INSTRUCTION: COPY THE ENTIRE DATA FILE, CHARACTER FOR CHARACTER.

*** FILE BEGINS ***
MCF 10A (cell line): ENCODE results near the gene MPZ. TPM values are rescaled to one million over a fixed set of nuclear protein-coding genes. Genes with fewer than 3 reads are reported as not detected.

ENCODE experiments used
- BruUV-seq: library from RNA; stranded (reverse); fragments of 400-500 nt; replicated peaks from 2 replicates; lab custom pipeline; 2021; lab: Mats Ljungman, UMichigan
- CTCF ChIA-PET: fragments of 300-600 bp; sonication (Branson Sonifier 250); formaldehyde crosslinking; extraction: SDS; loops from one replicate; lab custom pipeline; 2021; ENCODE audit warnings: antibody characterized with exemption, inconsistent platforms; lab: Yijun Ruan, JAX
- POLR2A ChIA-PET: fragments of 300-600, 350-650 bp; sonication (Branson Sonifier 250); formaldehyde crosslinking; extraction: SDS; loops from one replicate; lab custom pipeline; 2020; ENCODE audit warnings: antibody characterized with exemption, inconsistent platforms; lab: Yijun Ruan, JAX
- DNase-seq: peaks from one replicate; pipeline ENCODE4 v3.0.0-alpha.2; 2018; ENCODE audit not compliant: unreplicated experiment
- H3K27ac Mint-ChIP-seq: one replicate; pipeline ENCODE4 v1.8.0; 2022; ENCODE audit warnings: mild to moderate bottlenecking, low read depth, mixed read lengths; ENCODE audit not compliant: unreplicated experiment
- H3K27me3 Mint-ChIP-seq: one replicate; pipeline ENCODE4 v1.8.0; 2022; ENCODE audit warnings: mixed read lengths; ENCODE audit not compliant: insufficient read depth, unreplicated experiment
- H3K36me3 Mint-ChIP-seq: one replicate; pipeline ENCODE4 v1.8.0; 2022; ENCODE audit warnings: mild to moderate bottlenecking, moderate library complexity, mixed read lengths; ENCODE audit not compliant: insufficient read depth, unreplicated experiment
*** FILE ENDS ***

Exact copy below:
MCF 10A (cell line): ENCODE results near the gene MPZ. TPM values are rescaled to one million over a fixed set of nuclear protein-coding genes. Genes with fewer than 3 reads are reported as not detected.

ENCODE experiments used
- BruUV-seq: library from RNA; stranded (reverse); fragments of 400-500 nt; replicated peaks from 2 replicates; lab custom pipeline; 2021; lab: Mats Ljungman, UMichigan
- CTCF ChIA-PET: fragments of 300-600 bp; sonication (Branson Sonifier 250); formaldehyde crosslinking; extraction: SDS; loops from one replicate; lab custom pipeline; 2021; ENCODE audit warnings: antibody characterized with exemption, inconsistent platforms; lab: Yijun Ruan, JAX
- POLR2A ChIA-PET: fragments of 300-600, 350-650 bp; sonication (Branson Sonifier 250); formaldehyde crosslinking; extraction: SDS; loops from one replicate; lab custom pipeline; 2020; ENCODE audit warnings: antibody characterized with exemption, inconsistent platforms; lab: Yijun Ruan, JAX
- DNase-seq: peaks from one replicate; pipeline ENCODE4 v3.0.0-alpha.2; 2018; ENCODE audit not compliant: unreplicated experiment
- H3K27ac Mint-ChIP-seq: one replicate; pipeline ENCODE4 v1.8.0; 2022; ENCODE audit warnings: mild to moderate bottlenecking, low read depth, mixed read lengths; ENCODE audit not compliant: unreplicated experiment
- H3K27me3 Mint-ChIP-seq: one replicate; pipeline ENCODE4 v1.8.0; 2022; ENCODE audit warnings: mixed read lengths; ENCODE audit not compliant: insufficient read depth, unreplicated experiment
- H3K36me3 Mint-ChIP-seq: one replicate; pipeline ENCODE4 v1.8.0; 2022; ENCODE audit warnings: mild to moderate bottlenecking, moderate library complexity, mixed read lengths; ENCODE audit not compliant: insufficient read depth, unreplicated experiment